Kevin McCarthy Plans a Debt Limit Showdown
The Debt

Kevin McCarthy Plans a Debt Limit Showdown


Republican are prepared to play with fire if they win control of the House. Minority Leader Kevin McCarthy (R-CA) confirmed in a newly published interview with Punchbowl News that the GOP will look to use the federal debt limit as leverage to force Democratic concessions on spending. The cuts could potentially involve Social Security and Medicare.

How we got here: The debt limit is the amount of money the government can borrow as it looks to pay for previously authorized spending. Under President Barack Obama, Republicans forced a series of crisis-inducing showdowns over raising the borrowing limit. Congress then raised the debt ceiling three times under President Donald Trump without much drama, even as debt rose by another $7 trillion.

Congress late last year approved a $2.5 trillion increase in the debt ceiling despite the near unanimous opposition from the GOP. Senate Republicans led by Mitch McConnell had agreed to allow Democrats to use a one-time, fast-track process to raise the limit on their own by a simple majority vote.

The borrowing limit will need to be raised again next year to prevent an unprecedented and potentially catastrophic U.S. default. But Republicans have indicated that they will refuse to raise the debt ceiling unless Democrats agree to spending cuts or other concessions regarding the president’s agenda.

In his interview with Punchbowl, McCarthy confirmed the plan.

“You can’t just continue down the path to keep spending and adding to the debt,” McCarthy said. “And if people want to make a debt ceiling [for a longer period of time], just like anything else, there comes a point in time where, okay, we’ll provide you more money, but you got to change your current behavior. We’re not just going to keep lifting your credit card limit, right? And we should seriously sit together and [figure out] where can we eliminate some waste? Where can we make the economy grow stronger?”

Asked by Punchbowl whether changes to Social Security and Medicare might be part of a debt ceiling debate, McCarthy said he wouldn’t “predetermine” anything.

Punchbowl’s Jake Sherman says that he reminded McCarthy that Republicans didn’t push a debt limit fight under Trump. “Republicans only hold the borrowing cap hostage when Democrats are in the White House,” Sherman writes. “McCarthy countered that President Joe Biden and congressional Democrats have spent too much money, in his view.”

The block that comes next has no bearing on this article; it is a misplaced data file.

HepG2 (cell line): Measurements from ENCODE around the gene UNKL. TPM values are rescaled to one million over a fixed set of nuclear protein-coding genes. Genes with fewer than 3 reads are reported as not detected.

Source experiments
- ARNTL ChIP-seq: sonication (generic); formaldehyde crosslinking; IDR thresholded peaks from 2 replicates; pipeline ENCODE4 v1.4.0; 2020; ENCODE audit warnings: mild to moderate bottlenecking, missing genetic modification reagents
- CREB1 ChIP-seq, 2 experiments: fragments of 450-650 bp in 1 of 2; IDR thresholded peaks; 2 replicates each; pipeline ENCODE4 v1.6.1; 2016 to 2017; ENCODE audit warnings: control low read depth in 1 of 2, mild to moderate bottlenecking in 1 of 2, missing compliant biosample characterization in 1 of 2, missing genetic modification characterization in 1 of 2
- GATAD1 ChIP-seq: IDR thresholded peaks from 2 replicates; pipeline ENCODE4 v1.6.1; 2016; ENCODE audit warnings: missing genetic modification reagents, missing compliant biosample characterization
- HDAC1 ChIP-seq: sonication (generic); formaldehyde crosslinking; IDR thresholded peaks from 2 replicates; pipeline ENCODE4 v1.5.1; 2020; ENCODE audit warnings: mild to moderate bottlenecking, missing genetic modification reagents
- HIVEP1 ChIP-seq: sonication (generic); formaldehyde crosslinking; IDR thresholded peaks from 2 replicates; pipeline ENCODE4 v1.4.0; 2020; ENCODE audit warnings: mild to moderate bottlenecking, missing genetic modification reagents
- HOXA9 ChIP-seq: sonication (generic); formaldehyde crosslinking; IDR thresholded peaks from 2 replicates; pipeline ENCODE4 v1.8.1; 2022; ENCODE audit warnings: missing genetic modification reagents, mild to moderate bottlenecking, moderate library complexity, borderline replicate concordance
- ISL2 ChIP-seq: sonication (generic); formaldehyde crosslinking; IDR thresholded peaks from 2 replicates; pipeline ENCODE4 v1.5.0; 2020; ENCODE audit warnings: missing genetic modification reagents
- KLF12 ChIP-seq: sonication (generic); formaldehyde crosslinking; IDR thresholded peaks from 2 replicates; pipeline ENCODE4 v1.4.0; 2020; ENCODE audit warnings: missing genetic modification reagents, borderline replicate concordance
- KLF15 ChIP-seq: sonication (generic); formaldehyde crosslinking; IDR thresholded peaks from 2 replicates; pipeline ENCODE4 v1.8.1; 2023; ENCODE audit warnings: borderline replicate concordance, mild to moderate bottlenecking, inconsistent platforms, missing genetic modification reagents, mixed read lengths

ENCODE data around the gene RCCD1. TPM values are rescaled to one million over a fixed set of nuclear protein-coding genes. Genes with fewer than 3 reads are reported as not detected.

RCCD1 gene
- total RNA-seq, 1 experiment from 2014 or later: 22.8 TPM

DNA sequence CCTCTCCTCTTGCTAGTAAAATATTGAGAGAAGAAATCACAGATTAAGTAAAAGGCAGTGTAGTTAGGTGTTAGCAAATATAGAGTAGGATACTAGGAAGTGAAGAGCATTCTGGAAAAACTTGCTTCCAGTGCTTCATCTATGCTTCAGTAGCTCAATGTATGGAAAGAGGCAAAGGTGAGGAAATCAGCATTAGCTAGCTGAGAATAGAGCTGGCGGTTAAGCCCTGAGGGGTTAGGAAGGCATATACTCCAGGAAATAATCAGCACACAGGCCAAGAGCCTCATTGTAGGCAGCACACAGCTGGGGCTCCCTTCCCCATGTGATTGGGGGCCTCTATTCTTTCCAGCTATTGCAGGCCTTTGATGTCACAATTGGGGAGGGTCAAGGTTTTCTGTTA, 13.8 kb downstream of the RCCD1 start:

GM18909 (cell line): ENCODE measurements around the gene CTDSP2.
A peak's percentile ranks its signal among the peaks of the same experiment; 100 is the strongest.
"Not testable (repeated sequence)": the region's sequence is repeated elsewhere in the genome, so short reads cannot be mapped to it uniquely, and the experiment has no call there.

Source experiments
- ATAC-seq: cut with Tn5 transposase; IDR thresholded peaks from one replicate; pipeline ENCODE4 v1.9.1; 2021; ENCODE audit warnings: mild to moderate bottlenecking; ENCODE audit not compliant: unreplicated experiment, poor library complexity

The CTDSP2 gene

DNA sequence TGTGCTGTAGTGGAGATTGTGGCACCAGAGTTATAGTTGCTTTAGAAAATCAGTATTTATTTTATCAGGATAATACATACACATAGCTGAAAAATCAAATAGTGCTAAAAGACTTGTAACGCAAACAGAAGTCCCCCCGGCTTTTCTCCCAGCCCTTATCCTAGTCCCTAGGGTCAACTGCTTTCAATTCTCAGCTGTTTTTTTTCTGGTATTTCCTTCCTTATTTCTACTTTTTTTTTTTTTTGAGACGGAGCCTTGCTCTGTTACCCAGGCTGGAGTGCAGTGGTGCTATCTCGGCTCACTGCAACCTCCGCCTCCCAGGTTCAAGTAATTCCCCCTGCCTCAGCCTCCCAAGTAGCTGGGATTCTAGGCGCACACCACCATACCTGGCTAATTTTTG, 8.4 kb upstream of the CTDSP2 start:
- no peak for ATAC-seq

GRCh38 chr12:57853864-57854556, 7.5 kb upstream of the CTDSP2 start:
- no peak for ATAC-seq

McCarthy warns on Ukraine aid, opposed to more Covid funding: The United States has provided more than $60 billion in aid to Ukraine and its war to fend off Russia’s invasion. While the funding has come with bipartisan support, McCarthy indicated that a House Republican majority would be wary of providing more money. “I think people are gonna be sitting in a recession and they’re not going to write a blank check to Ukraine. They just won’t do it,” he told Punchbowl. “It’s not a free blank check. And then there’s the things [the Biden administration] is not doing domestically. Not doing the border and people begin to weigh that. Ukraine is important, but at the same time it can’t be the only thing they do and it can’t be a blank check.”

McCarthy reportedly also said he would oppose any new requests for Covid funding.

The bottom line: Republicans are spelling out their plans for another debt limit showdown — one that could risk a global financial crisis — and a number of GOPers have raised the prospect of changes to Social Security and Medicare. Of course, all of this depends on Republicans winning control of at least the House. Democrats could try to preempt any 2023 brinkmanship by trying to pass a debt limit increase and additional aid to Ukraine during the post-election lame duck session.

For now, though, MSNBC’s Steve Benen may be right when he writes, “The one political fight that’s likely to matter most next year is the one thing most voters are hearing very little about.”